05 October 2023

Paying attention at dusk


Evening Prayer Brunswick Heads 20 September 2023 oil on canvas board, 25 X 20 cm

Evening Prayer Brunswick Heads 20 September 2023 oil on canvas board, 25 X 20 cm

Evening Prayer Brunswick Heads 20 September 2023 oil on canvas board, 25 X 20 cm

I've just picked up a thoughtful book entitled Everyday Zen, by Charlotte Jocko Beck, one that I've read so many times it looks like my dog's play toy, if I were to have a dog that is. Dog-eared, and so full of ink markings that it's still lucky to be alive but needless to say, it's a fave of mine. I normally read a page or two a day. There is enough wisdom in a paragraph to fuel a Tesla to Brisbane and back again. 

She tells the story of being a piano student at Oberlin College.

She walked into her first class with a distinguished teacher who taught with two pianos. "He didn't even say hello, he just sat down at his piano and played five notes, and then he said, 'you do it'. I was supposed to play it just the way he played it. I played it- and he said 'No'. He played it again, and I played it again. Again, he said 'No'. Well, we had an hour of that, and each time he said 'No'.

Now, in the next three months I played about three measures, perhaps a half a minute of music. Now, I had thought I was pretty good: I'd played soloist with little symphony orchestras and yet we did this for three months, and I cried most of those three months. He had all the marks of a real teacher, that tremendous drive and determination to make the student see. And at the end of threes months, one day, he said, 'Good'. What had happened? Finally, I had learned to listen. And as he said, 'if you can hear it, you can play it'.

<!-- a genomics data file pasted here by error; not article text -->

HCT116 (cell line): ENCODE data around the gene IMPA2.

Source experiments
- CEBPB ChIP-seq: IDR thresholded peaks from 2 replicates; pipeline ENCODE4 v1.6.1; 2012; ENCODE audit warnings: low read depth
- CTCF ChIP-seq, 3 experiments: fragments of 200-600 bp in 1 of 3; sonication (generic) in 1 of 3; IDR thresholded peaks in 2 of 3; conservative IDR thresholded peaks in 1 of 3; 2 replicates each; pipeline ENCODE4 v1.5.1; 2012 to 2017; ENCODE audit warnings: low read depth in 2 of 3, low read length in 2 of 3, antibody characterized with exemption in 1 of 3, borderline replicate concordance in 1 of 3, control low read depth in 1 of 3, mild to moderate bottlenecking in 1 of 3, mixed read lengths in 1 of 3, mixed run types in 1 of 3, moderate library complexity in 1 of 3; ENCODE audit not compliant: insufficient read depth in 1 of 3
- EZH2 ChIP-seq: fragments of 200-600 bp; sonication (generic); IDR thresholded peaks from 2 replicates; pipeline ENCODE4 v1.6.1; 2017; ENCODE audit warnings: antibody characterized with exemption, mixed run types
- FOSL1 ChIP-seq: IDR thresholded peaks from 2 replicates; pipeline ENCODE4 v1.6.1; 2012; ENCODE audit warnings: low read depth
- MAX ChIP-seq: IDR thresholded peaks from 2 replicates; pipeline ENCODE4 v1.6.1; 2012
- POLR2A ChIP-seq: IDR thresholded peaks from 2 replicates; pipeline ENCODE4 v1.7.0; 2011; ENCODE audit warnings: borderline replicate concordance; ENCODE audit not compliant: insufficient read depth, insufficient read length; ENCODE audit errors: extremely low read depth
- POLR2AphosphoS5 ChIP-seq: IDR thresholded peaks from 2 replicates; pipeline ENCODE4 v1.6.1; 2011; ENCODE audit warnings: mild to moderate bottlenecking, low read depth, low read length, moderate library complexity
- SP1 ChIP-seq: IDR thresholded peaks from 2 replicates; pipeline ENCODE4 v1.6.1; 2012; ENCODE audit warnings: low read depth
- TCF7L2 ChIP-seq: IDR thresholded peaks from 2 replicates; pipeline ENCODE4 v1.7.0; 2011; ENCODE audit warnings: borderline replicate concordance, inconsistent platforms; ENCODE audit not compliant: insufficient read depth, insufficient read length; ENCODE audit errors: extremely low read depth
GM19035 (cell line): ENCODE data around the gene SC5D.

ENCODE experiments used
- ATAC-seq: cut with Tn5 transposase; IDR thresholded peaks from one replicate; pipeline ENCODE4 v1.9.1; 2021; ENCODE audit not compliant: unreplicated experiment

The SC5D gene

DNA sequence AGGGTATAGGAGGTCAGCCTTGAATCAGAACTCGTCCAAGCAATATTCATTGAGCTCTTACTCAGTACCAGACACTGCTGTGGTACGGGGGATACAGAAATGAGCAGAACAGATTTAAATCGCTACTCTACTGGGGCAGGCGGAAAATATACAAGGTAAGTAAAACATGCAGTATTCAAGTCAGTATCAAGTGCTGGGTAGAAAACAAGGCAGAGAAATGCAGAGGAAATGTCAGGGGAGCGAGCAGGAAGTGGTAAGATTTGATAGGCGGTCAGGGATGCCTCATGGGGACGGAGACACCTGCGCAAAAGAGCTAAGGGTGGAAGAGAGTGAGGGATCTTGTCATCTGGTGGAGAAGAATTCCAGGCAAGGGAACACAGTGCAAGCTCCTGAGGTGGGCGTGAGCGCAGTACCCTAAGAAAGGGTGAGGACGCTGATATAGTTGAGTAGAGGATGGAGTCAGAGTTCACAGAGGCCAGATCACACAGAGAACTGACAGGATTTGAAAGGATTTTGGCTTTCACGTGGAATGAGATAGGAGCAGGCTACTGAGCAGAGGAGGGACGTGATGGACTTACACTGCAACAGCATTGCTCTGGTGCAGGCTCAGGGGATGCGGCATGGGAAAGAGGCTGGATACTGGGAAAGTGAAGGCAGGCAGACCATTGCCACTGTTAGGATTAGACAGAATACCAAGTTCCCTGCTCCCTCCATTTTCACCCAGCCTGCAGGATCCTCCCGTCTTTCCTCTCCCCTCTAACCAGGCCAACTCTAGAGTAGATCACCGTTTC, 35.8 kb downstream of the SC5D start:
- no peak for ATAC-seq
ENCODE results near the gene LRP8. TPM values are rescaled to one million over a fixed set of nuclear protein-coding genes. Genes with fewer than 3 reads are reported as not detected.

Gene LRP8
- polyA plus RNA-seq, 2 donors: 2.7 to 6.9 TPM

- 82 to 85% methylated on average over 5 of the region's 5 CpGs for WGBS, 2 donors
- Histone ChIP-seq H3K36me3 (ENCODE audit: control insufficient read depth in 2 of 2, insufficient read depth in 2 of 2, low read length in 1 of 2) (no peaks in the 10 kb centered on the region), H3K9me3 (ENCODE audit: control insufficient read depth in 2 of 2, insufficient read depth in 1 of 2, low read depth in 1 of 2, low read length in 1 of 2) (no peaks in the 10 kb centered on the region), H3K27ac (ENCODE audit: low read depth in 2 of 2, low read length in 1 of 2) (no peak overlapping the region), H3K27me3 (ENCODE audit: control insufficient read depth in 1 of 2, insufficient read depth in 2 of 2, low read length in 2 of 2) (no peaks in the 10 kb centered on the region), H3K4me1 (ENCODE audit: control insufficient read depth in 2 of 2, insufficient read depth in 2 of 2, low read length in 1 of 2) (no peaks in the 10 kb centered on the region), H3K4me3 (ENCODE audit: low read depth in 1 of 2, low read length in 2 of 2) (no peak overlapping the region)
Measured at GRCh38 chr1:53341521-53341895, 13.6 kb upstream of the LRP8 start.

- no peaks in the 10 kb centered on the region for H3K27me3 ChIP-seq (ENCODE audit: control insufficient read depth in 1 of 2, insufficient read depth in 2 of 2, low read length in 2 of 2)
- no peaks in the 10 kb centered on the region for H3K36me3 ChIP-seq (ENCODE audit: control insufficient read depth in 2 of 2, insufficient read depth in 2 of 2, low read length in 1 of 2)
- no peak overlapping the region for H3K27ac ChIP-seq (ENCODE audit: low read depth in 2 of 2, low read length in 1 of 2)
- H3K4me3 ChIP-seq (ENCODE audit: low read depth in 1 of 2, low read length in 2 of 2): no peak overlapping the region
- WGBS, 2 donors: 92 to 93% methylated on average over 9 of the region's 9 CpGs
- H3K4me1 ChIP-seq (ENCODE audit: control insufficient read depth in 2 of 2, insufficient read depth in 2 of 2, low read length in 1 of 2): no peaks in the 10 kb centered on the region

She had been playing piano for years but she had not learned how to pay attention, as she writes it.

It's a wonderful anecdote, and an apt one for the art of Painting. I don't think I ever really paid attention until I got into this series at Brunswick Heads. Like a few single notes played on a grand piano, strokes well-placed on a painting reveal how well, or poorly, one is paying attention. I can feel this sensation with each picture but most of the time in each small picture I'm not always paying complete attention. Whatever attention I do possess is too often distracted by small thoughts, thoughts centred on what I'm trying to do, but thoughts all the same, just tangential thoughts. It can 'seem' like I'm paying complete attention because I'm  thinking about certain difficult places in the work but I'm still thinking. Alas. 

But in all this I do know now that when I'm plugged into something, I'm absent and this is the place. It can happen in everything we do intimately, from sex to tennis and back to painting.

But anyway, here are three small studies from last week where I arrived early when the sky hadn't yet 'turned'. The first one usually begins with a gentle Naples Yellow that lingers around before it goes Pink and then to a variety of warm Roses. It's a terrible cliché but these colours always reminds me of different flowers appearing one after the other as they define the 'bloom'. If you need to know what this is, ask any beachcomber to describe it for you. 

The second and third ones (follow in order) announce the Kaleidoscopic development which makes Twilight so extraordinary on every beach around the world, as every beachcomber knows.

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